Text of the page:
Tuesday, August 10, 2010

Climate Change Recorded within North Polar Layers

The north polar layered deposits are layers of dusty ice up to 3 kilometers (2 miles) thick and approximately 1,000 kilometers (620 miles) in diameter. We can see the layers exposed on the walls of troughs and scarps cut into the deposits, such as the trough wall imaged here.

The bright region at the top is the flat surface above the trough wall; it is higher than the terrain underneath. The wall exposing these layers has a vertical relief of about 600 meters (1,970 feet).

It is thought that the north polar layered deposits likely formed recently (i.e., millions of years ago) as rhythmic variations in Mars' orbit changed the distribution of water ice around the planet. As ice moved to and from the polar region in response to a changing climate, layers of ice and dust built up at the poles. By studying the history of these deposits, we hope to understand how the Martian climate has changed. This is similar to terrestrial scientists studying ice cores from Antarctica and Greenland to understand how Earth's climate has changed in the last tens of thousands of years.

Three things are immediately apparent about the layers exposed on this trough face. First, individual layers have different surface textures. Some scientists think that changing surface textures reflect changing physical properties (such as dust content or ice grain size) of the underlying layer, and looking for patterns in the sequence of layer textures can tell us about patterns in the climate in which a layer formed.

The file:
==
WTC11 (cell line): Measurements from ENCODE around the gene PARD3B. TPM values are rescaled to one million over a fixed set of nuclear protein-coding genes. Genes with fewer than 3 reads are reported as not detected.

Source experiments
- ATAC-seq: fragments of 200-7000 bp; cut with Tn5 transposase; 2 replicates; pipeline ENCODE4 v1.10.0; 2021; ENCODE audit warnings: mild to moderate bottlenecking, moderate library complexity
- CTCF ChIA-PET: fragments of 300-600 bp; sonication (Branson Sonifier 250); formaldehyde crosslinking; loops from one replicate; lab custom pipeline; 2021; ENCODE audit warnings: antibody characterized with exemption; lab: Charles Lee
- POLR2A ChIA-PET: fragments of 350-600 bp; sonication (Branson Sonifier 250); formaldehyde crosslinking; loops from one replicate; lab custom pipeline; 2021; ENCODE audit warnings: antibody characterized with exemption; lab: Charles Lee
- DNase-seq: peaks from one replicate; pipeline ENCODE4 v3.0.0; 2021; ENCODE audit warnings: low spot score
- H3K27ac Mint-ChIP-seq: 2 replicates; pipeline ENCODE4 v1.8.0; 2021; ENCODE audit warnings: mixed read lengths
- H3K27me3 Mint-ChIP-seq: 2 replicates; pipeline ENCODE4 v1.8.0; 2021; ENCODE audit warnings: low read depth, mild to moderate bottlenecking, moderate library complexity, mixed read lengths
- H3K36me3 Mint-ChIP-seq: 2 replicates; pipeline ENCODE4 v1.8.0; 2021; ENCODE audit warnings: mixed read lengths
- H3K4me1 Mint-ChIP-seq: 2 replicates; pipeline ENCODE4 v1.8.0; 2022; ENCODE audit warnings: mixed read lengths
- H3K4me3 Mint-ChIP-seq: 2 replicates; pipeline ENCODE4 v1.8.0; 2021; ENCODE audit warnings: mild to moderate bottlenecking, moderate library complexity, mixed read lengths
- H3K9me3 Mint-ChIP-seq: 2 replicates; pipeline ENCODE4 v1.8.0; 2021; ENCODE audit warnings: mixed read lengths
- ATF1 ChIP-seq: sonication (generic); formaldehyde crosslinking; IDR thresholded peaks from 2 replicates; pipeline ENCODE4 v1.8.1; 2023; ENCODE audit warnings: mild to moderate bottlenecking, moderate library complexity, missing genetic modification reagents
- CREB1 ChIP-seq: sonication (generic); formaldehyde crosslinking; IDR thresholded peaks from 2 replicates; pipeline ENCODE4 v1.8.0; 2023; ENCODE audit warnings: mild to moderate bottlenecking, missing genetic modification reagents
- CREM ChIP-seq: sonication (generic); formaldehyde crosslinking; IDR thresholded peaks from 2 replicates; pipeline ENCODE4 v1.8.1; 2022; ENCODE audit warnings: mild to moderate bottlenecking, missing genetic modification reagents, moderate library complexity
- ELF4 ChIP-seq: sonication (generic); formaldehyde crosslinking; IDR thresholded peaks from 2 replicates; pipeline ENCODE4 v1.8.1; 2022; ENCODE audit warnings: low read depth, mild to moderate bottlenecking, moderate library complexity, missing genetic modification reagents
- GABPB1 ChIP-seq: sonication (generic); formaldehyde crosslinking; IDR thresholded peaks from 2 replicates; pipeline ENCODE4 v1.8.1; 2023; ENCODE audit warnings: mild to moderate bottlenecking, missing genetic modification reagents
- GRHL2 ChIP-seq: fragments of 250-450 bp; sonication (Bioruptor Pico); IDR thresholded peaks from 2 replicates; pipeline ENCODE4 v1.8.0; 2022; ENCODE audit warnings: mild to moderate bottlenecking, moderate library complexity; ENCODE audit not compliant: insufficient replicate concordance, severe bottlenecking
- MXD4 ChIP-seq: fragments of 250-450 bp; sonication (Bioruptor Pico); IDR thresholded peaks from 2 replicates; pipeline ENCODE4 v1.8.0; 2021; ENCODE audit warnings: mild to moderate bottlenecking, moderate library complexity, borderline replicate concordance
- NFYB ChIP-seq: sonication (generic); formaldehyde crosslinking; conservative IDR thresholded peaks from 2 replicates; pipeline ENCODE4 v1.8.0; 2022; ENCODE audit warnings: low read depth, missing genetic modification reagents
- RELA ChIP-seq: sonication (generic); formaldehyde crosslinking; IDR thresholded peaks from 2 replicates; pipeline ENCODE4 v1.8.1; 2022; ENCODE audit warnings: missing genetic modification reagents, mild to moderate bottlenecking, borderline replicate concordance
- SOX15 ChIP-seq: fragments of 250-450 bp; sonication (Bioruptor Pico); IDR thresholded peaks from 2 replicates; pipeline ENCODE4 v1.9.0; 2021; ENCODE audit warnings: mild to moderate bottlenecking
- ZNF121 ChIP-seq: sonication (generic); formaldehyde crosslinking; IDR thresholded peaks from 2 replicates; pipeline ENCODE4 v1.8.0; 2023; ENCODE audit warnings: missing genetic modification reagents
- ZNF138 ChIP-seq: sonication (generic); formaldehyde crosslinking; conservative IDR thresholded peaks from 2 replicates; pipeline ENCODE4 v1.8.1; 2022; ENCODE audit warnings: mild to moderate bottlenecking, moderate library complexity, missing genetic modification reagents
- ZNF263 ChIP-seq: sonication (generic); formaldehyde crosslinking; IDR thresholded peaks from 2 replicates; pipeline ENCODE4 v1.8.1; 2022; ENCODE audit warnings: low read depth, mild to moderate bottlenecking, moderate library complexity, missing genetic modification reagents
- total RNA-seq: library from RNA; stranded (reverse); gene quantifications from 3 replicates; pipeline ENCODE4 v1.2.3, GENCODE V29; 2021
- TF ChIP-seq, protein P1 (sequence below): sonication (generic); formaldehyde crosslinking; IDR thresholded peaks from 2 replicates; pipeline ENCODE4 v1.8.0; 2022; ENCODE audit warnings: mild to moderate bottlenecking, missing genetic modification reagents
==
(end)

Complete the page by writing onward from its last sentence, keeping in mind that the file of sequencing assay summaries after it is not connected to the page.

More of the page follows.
Second, there are several unconformities, or places where one layer is interrupted and overlain by another layer. These unconformities are due to periods where layers were eroded or removed, followed by times when new layers were deposited. Mapping the locations of unconformities can tell us how the deposit shrank and grew over time, and tell us where large changes in climate occurred, causing water ice to be removed from the polar regions.

Finally, the dark and bright streaks are due to recent winds blowing surface frost around, and can tell us about wind patterns in the current polar climate.

Photo credit: NASA/JPL/University of Arizona

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